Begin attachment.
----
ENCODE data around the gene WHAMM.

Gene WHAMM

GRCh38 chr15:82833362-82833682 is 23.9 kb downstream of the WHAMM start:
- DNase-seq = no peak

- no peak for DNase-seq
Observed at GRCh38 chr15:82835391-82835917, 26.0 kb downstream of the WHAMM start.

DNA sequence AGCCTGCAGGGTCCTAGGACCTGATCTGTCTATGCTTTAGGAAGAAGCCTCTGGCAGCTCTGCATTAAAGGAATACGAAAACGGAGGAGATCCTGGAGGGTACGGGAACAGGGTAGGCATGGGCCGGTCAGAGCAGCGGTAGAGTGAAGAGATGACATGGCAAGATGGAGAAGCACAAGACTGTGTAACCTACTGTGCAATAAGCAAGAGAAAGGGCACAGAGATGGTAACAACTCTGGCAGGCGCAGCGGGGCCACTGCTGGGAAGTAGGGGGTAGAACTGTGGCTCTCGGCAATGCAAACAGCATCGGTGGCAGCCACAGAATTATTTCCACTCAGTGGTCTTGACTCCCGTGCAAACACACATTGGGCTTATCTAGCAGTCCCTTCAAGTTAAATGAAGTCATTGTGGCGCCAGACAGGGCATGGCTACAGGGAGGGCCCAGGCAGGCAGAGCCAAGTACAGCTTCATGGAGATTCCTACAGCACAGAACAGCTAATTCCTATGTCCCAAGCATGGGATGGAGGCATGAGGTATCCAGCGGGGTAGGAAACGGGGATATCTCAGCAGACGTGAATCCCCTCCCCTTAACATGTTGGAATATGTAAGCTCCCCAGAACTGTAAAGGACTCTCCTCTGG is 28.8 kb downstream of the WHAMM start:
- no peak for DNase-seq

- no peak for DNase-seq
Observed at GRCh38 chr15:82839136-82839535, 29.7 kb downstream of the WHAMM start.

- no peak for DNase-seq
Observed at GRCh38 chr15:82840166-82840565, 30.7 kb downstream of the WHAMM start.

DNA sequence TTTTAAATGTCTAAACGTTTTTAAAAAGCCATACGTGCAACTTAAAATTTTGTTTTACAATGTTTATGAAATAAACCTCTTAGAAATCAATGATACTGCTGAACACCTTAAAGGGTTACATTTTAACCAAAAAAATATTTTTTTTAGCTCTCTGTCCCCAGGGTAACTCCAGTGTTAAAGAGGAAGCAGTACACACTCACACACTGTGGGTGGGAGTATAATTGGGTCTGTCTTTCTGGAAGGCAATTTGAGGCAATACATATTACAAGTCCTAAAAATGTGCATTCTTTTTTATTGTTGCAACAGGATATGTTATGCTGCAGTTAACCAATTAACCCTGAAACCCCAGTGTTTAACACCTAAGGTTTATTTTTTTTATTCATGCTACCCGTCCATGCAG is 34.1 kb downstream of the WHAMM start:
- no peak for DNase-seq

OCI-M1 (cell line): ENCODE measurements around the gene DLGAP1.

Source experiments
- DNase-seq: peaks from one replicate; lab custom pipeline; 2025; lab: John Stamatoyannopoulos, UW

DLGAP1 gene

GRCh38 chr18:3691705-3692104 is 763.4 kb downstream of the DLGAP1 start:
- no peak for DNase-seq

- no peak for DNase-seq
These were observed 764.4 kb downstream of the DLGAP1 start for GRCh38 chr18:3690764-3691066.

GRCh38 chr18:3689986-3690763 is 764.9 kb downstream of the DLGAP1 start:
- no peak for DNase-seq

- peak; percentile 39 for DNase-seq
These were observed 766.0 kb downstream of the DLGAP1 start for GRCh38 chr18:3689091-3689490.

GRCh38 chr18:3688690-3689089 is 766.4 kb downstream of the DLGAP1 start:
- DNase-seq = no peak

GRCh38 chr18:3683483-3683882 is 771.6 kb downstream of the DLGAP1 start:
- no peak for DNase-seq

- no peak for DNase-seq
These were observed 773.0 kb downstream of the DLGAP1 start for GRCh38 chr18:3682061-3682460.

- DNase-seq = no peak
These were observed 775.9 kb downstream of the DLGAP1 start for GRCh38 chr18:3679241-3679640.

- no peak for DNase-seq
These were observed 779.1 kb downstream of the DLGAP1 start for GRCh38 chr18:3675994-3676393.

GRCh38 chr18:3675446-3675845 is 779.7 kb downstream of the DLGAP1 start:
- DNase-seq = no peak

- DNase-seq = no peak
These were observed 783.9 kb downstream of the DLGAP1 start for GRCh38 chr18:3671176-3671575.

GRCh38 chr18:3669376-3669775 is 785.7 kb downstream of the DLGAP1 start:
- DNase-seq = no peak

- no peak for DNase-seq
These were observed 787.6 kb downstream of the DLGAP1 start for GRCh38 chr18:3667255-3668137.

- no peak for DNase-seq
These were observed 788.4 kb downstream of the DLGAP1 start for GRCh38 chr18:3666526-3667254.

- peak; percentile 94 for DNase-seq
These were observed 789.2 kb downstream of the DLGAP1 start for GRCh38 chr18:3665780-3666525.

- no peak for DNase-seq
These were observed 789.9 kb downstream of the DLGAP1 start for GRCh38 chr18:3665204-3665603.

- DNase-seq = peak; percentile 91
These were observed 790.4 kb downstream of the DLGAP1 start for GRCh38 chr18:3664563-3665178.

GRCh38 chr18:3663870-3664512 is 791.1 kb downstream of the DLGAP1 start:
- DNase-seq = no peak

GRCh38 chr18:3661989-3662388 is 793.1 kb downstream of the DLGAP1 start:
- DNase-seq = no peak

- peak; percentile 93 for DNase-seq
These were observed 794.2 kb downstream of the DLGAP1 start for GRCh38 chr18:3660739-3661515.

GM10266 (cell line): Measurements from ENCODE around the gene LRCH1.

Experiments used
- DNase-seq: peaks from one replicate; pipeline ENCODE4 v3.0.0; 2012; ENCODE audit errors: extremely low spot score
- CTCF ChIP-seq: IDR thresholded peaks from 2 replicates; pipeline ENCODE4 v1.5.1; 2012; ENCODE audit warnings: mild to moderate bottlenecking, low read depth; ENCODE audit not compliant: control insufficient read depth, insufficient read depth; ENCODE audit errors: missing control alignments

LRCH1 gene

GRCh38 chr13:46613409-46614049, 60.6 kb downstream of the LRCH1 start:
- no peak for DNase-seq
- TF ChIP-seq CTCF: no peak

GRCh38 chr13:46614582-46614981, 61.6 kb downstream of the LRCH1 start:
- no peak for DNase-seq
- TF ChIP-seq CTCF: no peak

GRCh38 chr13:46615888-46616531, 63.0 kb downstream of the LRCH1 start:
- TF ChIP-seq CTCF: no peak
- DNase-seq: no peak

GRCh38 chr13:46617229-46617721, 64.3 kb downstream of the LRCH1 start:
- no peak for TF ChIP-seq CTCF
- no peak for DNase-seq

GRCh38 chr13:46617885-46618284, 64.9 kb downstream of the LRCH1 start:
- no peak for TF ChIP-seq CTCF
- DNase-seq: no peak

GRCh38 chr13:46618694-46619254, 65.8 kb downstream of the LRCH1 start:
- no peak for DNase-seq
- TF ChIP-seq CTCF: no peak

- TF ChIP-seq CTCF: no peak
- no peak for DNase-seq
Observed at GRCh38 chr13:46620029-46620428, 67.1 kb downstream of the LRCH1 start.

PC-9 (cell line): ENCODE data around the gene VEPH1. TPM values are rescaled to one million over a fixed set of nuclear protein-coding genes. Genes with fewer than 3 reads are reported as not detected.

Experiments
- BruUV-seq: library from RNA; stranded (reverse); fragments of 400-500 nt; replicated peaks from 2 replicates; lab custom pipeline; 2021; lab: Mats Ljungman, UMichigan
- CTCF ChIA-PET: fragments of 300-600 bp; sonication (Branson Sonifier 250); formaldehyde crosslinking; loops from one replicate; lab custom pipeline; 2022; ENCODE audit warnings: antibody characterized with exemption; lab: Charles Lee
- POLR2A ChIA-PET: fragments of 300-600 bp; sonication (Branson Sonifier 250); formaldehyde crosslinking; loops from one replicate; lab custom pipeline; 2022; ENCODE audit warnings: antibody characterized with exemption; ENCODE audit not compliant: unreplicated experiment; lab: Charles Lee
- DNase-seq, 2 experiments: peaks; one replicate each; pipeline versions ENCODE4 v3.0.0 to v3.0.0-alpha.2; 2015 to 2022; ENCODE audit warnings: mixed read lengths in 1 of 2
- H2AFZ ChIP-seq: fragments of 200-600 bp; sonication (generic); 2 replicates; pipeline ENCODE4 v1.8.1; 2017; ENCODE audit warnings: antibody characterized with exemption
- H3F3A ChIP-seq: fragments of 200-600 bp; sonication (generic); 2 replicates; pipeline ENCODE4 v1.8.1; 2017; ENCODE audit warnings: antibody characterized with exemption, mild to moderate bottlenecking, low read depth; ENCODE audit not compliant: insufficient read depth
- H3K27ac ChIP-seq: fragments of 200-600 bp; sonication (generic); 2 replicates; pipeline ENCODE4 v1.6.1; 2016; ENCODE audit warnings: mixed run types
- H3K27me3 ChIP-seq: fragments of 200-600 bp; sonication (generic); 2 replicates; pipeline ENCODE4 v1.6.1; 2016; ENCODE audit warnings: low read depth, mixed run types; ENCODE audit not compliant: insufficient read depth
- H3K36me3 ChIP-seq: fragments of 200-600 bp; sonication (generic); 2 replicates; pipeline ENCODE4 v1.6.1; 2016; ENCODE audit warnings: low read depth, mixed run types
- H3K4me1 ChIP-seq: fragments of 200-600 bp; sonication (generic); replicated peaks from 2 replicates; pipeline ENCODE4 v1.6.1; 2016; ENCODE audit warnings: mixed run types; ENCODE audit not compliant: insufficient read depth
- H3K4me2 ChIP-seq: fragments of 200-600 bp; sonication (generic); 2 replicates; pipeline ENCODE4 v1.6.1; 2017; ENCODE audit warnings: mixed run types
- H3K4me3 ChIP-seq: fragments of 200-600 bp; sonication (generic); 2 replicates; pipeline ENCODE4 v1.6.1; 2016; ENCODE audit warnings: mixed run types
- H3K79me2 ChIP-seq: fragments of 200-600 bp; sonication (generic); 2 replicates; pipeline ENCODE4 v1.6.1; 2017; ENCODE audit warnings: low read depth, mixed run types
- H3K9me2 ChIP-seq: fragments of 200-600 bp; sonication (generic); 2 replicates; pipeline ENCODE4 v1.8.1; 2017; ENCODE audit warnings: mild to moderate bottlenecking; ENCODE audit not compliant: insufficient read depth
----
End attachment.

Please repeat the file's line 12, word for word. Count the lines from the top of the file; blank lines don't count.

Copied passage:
Observed at GRCh38 chr15:82840166-82840565, 30.7 kb downstream of the WHAMM start.